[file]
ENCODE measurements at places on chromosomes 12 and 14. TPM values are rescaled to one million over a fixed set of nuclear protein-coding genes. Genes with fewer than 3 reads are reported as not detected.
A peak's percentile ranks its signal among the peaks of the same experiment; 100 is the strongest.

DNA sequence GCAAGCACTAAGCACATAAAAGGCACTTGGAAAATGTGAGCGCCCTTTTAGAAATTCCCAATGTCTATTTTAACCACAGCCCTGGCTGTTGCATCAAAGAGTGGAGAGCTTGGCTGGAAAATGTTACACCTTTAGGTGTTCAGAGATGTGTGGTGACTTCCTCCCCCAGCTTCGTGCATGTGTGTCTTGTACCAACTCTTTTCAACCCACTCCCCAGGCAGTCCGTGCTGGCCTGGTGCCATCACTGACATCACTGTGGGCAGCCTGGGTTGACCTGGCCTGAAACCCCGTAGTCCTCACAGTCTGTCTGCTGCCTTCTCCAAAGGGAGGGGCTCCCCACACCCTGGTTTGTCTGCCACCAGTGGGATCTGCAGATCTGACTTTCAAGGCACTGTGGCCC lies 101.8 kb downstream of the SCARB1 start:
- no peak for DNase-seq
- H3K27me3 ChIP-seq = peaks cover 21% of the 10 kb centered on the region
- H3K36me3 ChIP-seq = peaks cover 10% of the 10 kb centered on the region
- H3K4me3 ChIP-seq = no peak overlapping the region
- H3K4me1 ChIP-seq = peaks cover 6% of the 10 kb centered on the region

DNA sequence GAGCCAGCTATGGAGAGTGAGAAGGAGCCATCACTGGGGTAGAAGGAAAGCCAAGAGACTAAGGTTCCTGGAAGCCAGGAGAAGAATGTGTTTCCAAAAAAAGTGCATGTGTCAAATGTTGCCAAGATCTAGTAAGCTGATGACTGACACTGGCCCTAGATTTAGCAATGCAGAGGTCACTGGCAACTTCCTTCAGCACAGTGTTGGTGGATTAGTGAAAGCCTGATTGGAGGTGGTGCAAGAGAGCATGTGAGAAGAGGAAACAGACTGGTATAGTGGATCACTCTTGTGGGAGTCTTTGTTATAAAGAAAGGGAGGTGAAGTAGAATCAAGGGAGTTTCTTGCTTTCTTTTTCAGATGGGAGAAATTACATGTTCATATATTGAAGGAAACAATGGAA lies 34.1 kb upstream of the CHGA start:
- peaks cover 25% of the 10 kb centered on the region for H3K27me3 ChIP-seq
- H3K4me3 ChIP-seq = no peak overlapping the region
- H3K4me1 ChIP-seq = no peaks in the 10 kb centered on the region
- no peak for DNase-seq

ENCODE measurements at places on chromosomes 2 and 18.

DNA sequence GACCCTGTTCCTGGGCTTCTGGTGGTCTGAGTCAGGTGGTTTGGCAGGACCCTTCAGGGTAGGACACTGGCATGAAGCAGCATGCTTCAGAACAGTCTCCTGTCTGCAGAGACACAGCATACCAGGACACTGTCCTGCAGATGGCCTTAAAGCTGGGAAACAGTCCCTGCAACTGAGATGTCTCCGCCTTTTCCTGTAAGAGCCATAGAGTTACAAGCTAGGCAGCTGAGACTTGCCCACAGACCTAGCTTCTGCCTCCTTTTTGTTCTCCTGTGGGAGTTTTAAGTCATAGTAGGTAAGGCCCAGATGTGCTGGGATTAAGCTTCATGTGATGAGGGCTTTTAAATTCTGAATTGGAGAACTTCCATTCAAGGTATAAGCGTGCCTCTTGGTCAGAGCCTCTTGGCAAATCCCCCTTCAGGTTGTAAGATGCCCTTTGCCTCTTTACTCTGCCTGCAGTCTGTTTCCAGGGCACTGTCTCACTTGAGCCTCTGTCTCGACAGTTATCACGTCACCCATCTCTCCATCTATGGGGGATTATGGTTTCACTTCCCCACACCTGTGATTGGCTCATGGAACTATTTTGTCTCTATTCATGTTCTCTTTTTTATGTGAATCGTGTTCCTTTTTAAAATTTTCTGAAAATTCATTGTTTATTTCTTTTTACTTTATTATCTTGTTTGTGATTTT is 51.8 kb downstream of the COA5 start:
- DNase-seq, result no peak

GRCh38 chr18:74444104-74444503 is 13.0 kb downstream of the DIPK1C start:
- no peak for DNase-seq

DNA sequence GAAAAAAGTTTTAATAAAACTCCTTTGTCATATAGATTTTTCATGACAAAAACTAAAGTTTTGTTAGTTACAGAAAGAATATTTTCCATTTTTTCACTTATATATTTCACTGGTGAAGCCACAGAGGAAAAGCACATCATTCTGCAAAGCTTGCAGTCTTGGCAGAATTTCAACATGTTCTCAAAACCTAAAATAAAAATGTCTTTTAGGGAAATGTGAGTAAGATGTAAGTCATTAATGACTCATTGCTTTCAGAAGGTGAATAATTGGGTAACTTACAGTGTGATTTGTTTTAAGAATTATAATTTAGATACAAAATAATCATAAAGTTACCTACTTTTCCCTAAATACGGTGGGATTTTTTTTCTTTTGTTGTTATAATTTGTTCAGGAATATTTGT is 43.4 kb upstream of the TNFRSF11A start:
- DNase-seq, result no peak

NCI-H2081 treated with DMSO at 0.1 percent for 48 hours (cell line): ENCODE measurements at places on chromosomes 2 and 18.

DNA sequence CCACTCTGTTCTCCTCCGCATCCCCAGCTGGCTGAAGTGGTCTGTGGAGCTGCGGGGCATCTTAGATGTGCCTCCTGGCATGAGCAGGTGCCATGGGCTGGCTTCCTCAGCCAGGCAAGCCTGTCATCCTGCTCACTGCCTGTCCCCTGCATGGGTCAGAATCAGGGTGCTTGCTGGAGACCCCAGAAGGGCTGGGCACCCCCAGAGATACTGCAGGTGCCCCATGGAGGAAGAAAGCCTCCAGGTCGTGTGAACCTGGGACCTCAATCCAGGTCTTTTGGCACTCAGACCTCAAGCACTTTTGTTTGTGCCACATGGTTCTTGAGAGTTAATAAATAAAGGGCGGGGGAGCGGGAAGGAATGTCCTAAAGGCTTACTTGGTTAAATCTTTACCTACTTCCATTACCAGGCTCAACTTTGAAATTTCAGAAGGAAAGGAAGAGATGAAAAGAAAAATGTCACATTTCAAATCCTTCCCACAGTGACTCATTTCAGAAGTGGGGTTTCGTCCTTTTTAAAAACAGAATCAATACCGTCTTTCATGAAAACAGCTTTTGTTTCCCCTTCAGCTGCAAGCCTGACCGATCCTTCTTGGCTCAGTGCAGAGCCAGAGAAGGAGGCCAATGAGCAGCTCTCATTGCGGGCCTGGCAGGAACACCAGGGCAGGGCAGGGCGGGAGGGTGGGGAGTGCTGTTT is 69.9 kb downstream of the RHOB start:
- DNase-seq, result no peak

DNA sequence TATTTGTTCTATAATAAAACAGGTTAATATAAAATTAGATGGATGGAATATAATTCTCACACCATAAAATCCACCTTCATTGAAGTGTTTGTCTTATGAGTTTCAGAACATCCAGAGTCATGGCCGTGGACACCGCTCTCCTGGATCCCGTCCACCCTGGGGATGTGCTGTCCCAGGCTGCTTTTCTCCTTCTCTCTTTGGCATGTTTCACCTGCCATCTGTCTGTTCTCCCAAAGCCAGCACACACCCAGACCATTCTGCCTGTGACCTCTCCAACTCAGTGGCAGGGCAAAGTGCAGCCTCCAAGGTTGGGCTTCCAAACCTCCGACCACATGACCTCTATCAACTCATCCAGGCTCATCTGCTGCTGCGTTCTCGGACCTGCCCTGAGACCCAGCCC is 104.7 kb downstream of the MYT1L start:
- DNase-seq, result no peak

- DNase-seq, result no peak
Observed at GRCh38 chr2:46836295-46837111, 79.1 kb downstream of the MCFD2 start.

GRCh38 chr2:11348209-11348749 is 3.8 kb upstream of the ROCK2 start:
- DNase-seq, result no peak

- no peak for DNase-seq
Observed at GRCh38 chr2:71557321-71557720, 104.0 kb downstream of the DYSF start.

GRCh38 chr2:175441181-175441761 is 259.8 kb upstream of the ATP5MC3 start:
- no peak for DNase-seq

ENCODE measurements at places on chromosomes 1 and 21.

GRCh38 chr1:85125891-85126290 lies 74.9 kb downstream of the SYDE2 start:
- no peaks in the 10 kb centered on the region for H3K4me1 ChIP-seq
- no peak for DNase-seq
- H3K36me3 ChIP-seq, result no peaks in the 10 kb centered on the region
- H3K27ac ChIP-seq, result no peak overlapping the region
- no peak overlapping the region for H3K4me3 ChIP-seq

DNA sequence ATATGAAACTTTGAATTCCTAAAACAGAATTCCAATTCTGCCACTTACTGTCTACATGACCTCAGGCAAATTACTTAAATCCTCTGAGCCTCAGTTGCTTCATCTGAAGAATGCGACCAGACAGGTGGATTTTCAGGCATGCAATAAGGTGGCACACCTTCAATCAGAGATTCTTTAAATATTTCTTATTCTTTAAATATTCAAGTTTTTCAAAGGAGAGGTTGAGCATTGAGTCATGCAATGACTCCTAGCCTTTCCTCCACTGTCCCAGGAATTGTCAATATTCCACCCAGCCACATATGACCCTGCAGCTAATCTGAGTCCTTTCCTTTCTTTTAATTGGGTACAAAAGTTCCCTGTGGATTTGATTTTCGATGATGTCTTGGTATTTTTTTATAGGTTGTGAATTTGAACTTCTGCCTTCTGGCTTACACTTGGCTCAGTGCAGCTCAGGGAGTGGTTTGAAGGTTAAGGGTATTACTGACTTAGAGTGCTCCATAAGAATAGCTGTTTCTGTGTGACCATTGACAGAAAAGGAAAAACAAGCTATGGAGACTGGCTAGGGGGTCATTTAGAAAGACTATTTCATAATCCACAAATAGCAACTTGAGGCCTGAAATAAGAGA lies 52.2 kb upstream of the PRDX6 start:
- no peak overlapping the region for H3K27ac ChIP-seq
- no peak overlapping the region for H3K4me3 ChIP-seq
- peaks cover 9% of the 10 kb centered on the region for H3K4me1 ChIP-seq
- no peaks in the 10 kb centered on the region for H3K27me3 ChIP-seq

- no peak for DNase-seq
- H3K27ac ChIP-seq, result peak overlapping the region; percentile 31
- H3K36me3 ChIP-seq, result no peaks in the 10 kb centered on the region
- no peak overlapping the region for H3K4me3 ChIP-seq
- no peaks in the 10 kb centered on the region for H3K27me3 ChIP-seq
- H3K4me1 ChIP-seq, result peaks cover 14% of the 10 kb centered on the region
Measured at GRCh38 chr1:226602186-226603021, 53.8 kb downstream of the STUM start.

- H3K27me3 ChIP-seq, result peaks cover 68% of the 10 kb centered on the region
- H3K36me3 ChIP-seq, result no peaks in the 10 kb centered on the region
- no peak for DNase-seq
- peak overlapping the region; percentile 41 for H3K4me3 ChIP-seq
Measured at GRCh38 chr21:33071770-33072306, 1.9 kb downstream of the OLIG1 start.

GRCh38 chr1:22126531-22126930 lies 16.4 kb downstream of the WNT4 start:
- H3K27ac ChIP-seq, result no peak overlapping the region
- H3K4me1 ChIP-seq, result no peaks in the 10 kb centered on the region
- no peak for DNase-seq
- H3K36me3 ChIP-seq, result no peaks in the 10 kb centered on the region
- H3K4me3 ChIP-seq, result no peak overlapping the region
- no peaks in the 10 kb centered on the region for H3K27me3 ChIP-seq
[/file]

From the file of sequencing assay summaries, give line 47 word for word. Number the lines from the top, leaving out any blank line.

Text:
- H3K27ac ChIP-seq, result peak overlapping the region; percentile 31